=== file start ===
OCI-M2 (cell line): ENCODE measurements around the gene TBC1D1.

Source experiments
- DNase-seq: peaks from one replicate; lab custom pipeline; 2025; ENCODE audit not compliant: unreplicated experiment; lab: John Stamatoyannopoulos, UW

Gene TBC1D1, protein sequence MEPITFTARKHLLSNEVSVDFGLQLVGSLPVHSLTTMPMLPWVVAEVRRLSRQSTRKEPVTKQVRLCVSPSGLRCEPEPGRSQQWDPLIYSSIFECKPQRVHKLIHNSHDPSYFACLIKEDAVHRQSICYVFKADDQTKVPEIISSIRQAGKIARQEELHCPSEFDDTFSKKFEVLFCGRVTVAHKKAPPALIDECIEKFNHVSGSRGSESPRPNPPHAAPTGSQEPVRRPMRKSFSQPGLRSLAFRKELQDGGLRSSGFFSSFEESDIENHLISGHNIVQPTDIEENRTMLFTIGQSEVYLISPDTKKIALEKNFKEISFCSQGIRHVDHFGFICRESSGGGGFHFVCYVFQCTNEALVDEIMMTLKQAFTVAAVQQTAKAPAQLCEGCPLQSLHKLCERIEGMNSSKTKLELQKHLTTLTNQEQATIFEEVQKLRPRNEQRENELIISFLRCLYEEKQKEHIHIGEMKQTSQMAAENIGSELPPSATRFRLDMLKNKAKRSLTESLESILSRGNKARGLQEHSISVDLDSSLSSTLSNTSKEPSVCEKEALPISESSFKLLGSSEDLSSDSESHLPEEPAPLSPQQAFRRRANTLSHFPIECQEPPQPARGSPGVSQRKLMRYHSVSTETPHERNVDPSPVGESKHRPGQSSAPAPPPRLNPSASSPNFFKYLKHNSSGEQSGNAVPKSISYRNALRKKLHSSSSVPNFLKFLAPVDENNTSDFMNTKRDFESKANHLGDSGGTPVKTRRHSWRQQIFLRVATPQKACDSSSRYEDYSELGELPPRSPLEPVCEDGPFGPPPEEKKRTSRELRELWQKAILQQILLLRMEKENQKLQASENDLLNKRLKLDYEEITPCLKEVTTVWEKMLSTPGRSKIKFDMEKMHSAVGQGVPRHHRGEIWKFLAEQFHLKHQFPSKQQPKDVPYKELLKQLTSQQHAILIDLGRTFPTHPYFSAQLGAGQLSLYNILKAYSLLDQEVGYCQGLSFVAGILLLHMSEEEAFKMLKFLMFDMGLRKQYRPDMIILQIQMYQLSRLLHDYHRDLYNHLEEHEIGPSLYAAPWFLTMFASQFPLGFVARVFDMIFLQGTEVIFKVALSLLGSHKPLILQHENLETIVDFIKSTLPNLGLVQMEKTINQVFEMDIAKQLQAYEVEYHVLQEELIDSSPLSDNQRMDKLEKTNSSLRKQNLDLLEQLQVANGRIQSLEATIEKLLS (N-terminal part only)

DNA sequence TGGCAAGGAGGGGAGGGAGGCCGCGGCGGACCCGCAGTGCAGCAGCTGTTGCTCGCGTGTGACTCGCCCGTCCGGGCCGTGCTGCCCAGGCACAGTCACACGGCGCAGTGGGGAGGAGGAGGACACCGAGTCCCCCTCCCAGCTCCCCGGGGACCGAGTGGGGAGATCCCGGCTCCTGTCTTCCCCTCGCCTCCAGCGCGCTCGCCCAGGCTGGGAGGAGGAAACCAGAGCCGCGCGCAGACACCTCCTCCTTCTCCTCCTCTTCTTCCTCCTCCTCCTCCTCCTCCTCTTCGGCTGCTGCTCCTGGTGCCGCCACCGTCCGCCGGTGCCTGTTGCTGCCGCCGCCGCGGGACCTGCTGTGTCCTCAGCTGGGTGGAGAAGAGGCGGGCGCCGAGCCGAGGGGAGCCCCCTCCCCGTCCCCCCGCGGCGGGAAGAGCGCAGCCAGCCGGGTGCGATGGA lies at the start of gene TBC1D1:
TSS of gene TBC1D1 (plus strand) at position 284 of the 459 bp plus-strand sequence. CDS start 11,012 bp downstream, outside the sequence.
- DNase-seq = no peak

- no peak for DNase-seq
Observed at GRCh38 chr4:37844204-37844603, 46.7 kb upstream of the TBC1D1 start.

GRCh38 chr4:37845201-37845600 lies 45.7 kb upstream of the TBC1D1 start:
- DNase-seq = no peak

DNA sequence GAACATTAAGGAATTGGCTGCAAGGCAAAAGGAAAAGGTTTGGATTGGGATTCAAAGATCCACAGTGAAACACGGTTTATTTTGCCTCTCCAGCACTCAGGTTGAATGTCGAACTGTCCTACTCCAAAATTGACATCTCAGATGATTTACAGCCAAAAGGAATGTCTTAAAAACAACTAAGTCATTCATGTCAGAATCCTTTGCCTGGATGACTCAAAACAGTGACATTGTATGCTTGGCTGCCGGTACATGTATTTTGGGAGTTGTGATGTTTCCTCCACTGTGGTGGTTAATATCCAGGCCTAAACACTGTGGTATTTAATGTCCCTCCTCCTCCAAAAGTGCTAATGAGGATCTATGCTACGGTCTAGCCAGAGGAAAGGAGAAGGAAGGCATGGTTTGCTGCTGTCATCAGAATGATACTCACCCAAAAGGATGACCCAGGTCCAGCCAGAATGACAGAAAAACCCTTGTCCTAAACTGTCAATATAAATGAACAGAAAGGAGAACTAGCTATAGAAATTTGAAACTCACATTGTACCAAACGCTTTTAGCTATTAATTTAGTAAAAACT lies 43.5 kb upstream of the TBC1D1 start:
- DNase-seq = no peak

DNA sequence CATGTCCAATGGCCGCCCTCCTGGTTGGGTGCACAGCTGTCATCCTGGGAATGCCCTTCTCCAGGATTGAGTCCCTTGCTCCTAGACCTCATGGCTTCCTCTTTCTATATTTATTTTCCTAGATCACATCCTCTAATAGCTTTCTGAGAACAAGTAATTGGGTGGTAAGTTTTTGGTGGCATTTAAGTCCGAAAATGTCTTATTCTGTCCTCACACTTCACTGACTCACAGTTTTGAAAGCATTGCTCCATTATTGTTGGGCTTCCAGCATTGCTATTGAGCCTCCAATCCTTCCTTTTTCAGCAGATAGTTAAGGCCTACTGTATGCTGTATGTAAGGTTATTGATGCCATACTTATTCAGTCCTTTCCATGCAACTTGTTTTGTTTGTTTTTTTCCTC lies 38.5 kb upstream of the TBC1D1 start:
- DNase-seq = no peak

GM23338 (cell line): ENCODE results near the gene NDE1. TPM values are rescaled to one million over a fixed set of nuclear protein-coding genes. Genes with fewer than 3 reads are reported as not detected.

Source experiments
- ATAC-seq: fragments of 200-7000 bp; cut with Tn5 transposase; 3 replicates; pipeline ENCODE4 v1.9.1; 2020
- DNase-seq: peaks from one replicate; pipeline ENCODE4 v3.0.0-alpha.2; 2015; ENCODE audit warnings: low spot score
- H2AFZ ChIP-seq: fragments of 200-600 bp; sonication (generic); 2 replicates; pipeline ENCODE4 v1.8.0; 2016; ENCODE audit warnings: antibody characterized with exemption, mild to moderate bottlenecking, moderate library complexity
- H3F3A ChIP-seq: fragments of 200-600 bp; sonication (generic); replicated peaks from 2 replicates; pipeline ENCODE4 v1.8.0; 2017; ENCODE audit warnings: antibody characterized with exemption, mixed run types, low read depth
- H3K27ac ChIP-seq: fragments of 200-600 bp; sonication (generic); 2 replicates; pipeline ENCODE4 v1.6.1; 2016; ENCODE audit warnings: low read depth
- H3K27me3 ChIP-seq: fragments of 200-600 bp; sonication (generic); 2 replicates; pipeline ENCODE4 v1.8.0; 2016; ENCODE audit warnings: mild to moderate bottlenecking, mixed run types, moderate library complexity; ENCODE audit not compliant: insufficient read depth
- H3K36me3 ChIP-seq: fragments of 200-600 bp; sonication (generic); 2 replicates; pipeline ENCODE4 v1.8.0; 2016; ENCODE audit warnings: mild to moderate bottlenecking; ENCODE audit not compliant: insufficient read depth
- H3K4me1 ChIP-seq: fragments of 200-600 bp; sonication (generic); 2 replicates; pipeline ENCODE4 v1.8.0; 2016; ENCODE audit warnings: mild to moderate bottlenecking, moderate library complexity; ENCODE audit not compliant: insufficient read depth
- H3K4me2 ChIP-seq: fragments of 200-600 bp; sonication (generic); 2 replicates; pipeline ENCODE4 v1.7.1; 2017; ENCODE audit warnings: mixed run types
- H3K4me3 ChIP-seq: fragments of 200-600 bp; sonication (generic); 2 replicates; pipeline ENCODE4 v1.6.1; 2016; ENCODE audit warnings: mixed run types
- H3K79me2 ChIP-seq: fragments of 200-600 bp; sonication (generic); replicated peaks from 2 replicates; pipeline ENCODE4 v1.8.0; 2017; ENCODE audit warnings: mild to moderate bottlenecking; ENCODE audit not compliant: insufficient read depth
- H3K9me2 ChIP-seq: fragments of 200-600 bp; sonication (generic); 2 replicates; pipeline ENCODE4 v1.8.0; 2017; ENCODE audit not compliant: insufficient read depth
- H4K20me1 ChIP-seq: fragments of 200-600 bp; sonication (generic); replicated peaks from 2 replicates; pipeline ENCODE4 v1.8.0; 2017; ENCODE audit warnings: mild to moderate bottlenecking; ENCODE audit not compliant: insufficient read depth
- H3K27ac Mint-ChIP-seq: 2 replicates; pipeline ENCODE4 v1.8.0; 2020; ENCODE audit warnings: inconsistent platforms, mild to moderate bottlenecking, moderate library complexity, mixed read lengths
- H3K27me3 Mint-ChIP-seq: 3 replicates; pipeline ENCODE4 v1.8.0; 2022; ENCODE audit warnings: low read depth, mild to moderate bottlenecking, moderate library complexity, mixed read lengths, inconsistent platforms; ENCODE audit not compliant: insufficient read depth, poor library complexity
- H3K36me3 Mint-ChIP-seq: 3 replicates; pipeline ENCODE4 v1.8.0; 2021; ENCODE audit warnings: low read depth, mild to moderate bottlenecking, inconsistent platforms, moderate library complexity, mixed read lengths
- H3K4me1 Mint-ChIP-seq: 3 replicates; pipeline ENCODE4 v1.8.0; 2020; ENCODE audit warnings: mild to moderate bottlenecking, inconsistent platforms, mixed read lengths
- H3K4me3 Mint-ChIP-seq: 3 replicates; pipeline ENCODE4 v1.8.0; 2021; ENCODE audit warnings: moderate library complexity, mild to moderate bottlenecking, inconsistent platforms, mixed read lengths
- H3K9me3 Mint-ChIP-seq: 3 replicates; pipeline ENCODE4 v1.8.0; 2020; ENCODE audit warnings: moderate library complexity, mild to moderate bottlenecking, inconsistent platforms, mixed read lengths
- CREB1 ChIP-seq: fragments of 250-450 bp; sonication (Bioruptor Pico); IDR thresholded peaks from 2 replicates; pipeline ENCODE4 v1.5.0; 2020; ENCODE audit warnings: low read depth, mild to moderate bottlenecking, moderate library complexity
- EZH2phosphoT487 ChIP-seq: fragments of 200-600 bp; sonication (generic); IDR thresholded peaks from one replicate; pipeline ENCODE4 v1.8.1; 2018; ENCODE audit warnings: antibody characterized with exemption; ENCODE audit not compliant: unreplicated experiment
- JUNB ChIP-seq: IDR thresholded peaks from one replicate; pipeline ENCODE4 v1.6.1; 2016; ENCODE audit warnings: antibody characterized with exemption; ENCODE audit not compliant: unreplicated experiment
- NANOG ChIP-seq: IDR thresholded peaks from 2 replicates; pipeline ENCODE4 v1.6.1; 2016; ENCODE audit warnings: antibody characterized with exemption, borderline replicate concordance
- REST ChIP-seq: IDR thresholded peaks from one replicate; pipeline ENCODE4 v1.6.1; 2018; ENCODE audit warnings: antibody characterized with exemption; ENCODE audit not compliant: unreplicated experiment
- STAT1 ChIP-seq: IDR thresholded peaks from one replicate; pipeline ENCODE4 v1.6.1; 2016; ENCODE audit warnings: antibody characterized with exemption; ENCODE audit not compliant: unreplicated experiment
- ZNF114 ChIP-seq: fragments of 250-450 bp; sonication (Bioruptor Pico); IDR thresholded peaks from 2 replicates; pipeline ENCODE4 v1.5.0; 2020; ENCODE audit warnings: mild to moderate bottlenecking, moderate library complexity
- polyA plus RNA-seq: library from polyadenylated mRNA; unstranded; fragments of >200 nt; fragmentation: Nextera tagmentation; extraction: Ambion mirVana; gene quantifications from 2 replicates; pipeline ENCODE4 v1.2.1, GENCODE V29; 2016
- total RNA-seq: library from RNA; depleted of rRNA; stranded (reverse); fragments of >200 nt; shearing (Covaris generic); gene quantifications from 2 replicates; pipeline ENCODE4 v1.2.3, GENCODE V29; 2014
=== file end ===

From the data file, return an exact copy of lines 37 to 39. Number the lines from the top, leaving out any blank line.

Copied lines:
- CREB1 ChIP-seq: fragments of 250-450 bp; sonication (Bioruptor Pico); IDR thresholded peaks from 2 replicates; pipeline ENCODE4 v1.5.0; 2020; ENCODE audit warnings: low read depth, mild to moderate bottlenecking, moderate library complexity
- EZH2phosphoT487 ChIP-seq: fragments of 200-600 bp; sonication (generic); IDR thresholded peaks from one replicate; pipeline ENCODE4 v1.8.1; 2018; ENCODE audit warnings: antibody characterized with exemption; ENCODE audit not compliant: unreplicated experiment
- JUNB ChIP-seq: IDR thresholded peaks from one replicate; pipeline ENCODE4 v1.6.1; 2016; ENCODE audit warnings: antibody characterized with exemption; ENCODE audit not compliant: unreplicated experiment